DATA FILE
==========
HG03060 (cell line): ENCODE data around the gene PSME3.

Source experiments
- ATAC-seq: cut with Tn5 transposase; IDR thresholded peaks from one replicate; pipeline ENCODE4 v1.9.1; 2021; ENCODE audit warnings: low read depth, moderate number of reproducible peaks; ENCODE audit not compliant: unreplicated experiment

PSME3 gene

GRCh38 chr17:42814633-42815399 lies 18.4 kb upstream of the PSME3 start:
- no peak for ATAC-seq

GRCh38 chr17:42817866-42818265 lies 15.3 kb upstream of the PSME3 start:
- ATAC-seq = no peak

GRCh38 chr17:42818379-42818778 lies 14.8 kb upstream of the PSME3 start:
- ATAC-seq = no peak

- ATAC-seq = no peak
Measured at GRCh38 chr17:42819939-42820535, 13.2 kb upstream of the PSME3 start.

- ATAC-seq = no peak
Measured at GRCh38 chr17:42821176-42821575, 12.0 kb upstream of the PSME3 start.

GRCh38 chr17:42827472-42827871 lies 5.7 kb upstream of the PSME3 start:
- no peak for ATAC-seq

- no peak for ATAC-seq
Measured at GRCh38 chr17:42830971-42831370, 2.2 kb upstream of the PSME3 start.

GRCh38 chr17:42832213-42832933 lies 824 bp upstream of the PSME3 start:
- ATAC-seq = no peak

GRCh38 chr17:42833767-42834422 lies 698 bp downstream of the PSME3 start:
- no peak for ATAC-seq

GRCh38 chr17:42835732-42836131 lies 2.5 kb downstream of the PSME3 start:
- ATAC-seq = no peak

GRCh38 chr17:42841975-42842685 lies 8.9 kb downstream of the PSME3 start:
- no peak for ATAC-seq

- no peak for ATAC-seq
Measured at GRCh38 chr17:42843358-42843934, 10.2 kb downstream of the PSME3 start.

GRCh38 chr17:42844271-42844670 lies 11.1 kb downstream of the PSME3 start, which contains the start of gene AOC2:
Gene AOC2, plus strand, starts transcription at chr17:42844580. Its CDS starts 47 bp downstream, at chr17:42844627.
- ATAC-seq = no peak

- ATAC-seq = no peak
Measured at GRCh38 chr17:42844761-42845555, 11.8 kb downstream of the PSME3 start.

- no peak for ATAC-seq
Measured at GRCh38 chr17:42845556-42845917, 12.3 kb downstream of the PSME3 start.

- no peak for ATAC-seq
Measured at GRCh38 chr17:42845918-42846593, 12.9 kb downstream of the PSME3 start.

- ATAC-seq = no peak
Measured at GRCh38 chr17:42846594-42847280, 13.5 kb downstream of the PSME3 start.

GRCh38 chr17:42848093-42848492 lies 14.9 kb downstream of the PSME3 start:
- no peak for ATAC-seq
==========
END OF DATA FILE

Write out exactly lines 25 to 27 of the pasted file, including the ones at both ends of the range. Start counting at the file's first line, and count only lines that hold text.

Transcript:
GRCh38 chr17:42841975-42842685 lies 8.9 kb downstream of the PSME3 start:
- no peak for ATAC-seq

- no peak for ATAC-seq